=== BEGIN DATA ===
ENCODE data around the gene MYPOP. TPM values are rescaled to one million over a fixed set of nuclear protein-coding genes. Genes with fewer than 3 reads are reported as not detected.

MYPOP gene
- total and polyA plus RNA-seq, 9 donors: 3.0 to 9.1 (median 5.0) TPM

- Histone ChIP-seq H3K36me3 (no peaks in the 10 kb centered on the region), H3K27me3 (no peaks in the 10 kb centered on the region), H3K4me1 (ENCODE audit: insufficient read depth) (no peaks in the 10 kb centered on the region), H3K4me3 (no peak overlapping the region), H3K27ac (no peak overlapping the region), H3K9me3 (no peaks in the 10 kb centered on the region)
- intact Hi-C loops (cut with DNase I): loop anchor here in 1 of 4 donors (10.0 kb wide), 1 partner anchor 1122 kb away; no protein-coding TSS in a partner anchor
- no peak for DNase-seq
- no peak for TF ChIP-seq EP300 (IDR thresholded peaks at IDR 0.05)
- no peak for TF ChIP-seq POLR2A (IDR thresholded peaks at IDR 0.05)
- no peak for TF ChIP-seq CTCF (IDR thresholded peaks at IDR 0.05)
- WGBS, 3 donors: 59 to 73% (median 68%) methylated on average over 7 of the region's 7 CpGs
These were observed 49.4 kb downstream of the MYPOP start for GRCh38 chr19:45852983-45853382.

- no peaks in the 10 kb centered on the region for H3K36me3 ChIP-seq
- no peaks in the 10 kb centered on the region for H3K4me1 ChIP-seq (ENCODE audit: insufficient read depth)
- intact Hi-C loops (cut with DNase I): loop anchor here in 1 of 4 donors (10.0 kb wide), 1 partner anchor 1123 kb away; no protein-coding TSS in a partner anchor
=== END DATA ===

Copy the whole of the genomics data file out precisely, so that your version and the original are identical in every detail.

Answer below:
ENCODE data around the gene MYPOP. TPM values are rescaled to one million over a fixed set of nuclear protein-coding genes. Genes with fewer than 3 reads are reported as not detected.

MYPOP gene
- total and polyA plus RNA-seq, 9 donors: 3.0 to 9.1 (median 5.0) TPM

- Histone ChIP-seq H3K36me3 (no peaks in the 10 kb centered on the region), H3K27me3 (no peaks in the 10 kb centered on the region), H3K4me1 (ENCODE audit: insufficient read depth) (no peaks in the 10 kb centered on the region), H3K4me3 (no peak overlapping the region), H3K27ac (no peak overlapping the region), H3K9me3 (no peaks in the 10 kb centered on the region)
- intact Hi-C loops (cut with DNase I): loop anchor here in 1 of 4 donors (10.0 kb wide), 1 partner anchor 1122 kb away; no protein-coding TSS in a partner anchor
- no peak for DNase-seq
- no peak for TF ChIP-seq EP300 (IDR thresholded peaks at IDR 0.05)
- no peak for TF ChIP-seq POLR2A (IDR thresholded peaks at IDR 0.05)
- no peak for TF ChIP-seq CTCF (IDR thresholded peaks at IDR 0.05)
- WGBS, 3 donors: 59 to 73% (median 68%) methylated on average over 7 of the region's 7 CpGs
These were observed 49.4 kb downstream of the MYPOP start for GRCh38 chr19:45852983-45853382.

- no peaks in the 10 kb centered on the region for H3K36me3 ChIP-seq
- no peaks in the 10 kb centered on the region for H3K4me1 ChIP-seq (ENCODE audit: insufficient read depth)
- intact Hi-C loops (cut with DNase I): loop anchor here in 1 of 4 donors (10.0 kb wide), 1 partner anchor 1123 kb away; no protein-coding TSS in a partner anchor